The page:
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Measure 113 aimed at deterring Oregon legislative walkouts

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By PETER WONG
Oregon Capital Bureau

Oregon voters will decide in Measure 113 whether lawmakers should be barred from seeking re-election if they have 10 or more unexcused absences during a session.

The proposed constitutional amendment has no opposing statements filed in the state voters pamphlet.

The measure is intended to deter walkouts like those by Republicans in the past three years. But it could come back to hurt Democrats the next time their party is in the minority in the Oregon House or Senate.

Unlike in many state legislative chambers or the U.S. Congress, where only simple majorities are required to conduct any business, the Oregon Constitution sets the presence of a two-thirds majority — 40 of 60 in the House and 20 of 30 in the Senate — for either chamber to reach a quorum.

The two-thirds requirement holds even though simple majorities of both chambers can call themselves into a special session, which is usually done by the governor. It’s been invoked only twice since voters approved that authority in 1976.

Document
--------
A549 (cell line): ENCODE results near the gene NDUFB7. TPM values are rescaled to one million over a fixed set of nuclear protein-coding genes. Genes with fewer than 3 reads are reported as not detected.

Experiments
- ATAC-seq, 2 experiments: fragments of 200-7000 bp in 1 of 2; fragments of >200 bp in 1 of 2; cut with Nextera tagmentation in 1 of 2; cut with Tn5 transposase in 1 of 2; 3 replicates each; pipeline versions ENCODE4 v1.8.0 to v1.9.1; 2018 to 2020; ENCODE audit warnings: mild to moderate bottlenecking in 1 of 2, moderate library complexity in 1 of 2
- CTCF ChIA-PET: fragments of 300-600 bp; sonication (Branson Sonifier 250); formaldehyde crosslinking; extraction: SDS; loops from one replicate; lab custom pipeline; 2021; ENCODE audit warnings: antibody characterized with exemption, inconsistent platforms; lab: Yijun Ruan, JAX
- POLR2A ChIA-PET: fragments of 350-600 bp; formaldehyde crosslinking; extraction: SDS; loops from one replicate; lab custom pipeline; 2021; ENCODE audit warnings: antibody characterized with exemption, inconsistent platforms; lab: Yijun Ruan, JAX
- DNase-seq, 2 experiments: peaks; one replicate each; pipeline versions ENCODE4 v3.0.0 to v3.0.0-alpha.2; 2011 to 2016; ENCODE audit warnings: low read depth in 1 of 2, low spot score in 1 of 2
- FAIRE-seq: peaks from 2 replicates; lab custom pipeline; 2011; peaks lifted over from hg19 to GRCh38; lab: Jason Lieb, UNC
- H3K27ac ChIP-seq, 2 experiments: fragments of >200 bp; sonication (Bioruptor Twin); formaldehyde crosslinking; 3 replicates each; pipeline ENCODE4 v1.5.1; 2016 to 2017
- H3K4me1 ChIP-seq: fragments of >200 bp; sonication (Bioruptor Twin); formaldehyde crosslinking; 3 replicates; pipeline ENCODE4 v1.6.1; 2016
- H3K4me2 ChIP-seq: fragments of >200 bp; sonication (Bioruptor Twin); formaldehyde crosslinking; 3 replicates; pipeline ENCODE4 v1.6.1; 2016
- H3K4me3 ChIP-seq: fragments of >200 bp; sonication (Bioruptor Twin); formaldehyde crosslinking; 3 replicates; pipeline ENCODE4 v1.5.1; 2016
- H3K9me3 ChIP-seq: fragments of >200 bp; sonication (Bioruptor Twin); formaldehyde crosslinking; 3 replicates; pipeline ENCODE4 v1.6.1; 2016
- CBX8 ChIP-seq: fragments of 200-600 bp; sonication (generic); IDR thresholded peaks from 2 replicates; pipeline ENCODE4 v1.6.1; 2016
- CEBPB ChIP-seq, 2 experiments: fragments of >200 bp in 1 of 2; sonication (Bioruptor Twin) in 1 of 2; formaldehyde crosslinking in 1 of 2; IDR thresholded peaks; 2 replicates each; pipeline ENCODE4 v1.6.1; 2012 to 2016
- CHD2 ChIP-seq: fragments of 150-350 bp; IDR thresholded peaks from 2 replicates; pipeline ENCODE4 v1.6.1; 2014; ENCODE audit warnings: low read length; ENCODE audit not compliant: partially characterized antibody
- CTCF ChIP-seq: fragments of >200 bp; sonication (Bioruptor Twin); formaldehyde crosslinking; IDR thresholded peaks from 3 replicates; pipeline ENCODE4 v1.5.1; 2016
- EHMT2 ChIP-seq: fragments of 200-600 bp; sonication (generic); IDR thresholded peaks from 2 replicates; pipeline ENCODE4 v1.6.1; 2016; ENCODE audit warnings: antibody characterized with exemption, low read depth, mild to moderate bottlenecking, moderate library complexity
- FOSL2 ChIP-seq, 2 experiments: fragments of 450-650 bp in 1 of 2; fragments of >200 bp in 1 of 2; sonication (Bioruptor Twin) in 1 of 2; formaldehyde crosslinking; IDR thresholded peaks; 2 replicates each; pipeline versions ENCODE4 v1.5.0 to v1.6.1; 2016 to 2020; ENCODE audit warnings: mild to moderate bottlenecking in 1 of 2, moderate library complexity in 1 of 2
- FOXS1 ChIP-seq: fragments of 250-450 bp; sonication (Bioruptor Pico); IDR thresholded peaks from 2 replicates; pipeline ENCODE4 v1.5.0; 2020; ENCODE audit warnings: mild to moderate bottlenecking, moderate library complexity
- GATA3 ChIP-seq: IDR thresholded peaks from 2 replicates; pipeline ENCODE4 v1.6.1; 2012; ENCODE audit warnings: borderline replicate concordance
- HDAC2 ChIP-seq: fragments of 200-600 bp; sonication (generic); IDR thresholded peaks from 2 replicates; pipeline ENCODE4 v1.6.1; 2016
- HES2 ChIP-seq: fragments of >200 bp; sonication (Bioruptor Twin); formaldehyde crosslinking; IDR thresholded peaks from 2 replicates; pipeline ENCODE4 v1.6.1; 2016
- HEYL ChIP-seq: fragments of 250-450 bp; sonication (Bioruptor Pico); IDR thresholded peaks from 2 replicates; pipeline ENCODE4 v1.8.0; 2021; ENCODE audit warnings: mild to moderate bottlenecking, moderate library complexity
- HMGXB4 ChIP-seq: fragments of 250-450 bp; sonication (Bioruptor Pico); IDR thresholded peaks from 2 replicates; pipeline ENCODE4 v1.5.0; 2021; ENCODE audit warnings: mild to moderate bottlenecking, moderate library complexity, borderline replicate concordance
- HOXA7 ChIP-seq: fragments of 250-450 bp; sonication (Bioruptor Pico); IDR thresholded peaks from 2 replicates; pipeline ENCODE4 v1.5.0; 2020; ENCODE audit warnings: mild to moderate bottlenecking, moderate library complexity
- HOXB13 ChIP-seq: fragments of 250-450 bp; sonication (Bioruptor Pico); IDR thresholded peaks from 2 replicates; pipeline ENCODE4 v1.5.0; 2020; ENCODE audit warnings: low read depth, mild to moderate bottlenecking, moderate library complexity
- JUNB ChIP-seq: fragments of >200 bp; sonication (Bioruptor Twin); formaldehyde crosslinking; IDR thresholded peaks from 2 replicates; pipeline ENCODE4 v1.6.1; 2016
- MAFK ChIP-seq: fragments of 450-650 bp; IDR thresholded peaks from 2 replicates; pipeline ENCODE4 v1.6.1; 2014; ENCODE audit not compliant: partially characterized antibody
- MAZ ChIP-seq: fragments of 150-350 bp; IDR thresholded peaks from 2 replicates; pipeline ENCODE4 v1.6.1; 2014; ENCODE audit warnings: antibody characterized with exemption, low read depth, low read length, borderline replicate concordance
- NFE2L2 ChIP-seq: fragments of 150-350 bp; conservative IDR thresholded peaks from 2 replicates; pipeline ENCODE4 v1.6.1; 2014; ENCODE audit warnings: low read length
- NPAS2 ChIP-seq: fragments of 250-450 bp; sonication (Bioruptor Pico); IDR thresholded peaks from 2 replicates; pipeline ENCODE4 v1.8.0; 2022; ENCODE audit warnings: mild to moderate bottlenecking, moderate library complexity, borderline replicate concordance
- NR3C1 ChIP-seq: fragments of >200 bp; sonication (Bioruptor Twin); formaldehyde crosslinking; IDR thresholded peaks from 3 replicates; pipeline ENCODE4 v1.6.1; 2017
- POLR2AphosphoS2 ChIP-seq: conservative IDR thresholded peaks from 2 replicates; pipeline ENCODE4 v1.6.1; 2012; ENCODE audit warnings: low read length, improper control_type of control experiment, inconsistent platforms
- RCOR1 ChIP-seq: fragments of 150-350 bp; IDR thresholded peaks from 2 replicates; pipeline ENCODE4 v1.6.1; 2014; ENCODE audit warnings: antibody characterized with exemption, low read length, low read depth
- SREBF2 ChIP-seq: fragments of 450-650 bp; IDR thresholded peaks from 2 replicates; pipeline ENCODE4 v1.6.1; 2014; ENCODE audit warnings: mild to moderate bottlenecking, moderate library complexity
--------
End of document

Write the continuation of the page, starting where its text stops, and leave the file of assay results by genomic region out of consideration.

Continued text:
A coalition led by public employee unions, which normally side with Democrats, settled on this measure and qualified it by petition for the Nov. 8 ballot. One of the alternatives would have set the quorum at a simple majority in each chamber.

Supporters say this measure is easier to explain to voters than proposing a change in the quorum.

“If I didn’t show up to work, or if I made it impossible for other people to do their jobs, I would lose my job,” Andrea Kennedy-Smith, a welfare worker from McMinnville, said last year when she as a chief petitioner launched the petition drive.

The measure applies to “floor sessions,” when the full House and Senate meet to consider bills and other actions. It does not apply to committee hearings or meetings. House and Senate rules can define what is an “unexcused absence,” which now is determined by the House speaker or Senate president after a member files paperwork with the chamber staff.

The ban on seeking re-election applies only to the next available election held every every two years. (Senators serve four-year terms.)

Recent GOP walkouts

Though there were notable walkouts by Senate Democrats in 1971 and House Democrats in 2001, the political impetus for Measure 113 resulted from walkouts by Republicans in 2019, 2020, and briefly, 2021.

Senate Republicans walked out in 2019 to stall a vote on a proposed corporate activity tax, process from which are earmarked for targeted school improvements. The vote went ahead after majority Democrats shelved some of their other legislative priorities for the session — among them were requirements for gun storage and a tightening of exemptions from vaccinations — and the Student Success Act passed despite Republican opposition.